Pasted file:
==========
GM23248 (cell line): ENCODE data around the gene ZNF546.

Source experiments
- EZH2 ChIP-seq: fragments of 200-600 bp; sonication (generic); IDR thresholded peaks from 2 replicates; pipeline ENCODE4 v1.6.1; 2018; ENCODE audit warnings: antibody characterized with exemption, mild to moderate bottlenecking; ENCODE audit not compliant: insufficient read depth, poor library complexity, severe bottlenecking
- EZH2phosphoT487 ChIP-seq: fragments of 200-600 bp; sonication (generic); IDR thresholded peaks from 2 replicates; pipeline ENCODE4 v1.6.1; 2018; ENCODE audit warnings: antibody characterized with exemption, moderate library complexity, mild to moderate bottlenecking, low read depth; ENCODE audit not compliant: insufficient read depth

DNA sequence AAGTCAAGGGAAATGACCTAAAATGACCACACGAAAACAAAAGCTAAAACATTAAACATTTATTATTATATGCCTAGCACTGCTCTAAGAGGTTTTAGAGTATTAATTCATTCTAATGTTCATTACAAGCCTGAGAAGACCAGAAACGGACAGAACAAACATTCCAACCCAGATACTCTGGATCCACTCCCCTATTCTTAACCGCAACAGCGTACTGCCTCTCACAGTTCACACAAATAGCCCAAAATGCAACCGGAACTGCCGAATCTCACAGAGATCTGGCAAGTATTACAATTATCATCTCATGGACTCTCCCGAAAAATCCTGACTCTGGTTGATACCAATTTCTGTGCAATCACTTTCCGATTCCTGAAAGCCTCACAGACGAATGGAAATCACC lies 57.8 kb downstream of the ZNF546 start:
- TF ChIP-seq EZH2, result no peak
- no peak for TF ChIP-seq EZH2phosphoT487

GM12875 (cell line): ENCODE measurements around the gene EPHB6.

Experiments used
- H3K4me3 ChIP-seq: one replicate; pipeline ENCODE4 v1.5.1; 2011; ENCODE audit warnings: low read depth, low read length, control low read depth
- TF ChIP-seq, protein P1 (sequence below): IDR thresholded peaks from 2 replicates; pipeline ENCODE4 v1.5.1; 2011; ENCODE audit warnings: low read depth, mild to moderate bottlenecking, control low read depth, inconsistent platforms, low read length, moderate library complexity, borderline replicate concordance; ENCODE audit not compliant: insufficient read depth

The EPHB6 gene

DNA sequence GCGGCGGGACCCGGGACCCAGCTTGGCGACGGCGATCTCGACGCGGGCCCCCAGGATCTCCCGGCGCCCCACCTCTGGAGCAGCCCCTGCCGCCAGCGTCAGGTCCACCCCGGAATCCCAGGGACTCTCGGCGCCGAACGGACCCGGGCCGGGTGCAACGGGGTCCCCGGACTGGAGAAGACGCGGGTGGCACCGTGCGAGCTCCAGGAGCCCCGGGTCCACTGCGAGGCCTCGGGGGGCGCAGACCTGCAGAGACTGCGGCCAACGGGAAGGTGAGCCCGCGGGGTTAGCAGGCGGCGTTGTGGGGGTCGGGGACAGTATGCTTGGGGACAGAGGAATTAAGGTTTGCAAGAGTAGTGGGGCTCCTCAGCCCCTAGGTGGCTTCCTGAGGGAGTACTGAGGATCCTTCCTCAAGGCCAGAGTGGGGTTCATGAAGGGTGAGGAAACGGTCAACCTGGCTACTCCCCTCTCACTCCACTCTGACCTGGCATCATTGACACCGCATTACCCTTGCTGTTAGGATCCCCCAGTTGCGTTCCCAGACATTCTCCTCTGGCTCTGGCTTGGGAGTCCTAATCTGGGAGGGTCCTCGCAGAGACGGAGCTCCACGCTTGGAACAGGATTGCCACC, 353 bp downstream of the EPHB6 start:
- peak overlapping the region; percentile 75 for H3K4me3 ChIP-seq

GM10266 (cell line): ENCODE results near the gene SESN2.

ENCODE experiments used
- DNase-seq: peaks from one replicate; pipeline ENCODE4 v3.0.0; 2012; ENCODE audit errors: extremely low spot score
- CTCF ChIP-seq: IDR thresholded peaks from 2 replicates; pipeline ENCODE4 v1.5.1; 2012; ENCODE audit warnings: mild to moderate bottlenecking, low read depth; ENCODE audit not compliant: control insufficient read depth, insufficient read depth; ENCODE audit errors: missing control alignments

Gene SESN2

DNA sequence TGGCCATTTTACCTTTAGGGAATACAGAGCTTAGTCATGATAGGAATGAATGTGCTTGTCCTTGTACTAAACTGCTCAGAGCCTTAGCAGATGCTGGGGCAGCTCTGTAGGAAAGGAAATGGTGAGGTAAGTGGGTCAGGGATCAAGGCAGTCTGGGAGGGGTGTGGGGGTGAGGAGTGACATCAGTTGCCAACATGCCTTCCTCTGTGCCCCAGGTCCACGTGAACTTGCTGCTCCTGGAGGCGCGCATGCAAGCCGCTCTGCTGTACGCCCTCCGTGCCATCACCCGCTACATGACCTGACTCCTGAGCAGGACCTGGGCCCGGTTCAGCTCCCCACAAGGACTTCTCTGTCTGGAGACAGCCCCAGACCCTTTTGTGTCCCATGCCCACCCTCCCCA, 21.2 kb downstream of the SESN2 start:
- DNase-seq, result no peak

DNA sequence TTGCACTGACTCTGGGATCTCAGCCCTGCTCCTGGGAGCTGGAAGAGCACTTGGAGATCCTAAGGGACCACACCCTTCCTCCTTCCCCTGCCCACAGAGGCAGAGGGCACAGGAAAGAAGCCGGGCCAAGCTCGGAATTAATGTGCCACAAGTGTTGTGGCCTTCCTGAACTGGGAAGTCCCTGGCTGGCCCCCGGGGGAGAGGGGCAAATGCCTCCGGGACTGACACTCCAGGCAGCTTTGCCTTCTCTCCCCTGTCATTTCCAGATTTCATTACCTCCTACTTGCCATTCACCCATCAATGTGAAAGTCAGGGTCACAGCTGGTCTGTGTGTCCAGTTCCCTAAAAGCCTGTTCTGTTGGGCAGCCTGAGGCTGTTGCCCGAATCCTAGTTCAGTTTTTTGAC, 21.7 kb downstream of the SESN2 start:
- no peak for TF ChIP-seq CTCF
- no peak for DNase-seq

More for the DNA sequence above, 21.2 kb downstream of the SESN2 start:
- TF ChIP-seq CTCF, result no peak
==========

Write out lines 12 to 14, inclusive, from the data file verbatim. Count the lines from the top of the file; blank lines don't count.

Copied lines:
The EPHB6 gene

DNA sequence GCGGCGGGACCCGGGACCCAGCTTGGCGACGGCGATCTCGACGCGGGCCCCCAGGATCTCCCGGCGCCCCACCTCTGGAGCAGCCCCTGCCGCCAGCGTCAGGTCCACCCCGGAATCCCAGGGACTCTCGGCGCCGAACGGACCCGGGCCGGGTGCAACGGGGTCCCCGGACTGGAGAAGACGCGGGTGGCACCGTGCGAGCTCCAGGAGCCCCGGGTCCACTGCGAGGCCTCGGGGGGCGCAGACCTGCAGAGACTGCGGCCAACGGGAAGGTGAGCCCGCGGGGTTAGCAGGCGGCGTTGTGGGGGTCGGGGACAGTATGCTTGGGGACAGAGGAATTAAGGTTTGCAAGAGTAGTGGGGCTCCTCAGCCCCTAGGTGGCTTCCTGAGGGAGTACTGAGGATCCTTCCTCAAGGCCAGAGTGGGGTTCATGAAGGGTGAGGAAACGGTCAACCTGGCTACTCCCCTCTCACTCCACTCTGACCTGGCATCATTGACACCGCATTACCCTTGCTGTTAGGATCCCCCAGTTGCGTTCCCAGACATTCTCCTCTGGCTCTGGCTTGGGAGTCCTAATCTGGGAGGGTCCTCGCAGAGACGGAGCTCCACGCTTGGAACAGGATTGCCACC, 353 bp downstream of the EPHB6 start:
- peak overlapping the region; percentile 75 for H3K4me3 ChIP-seq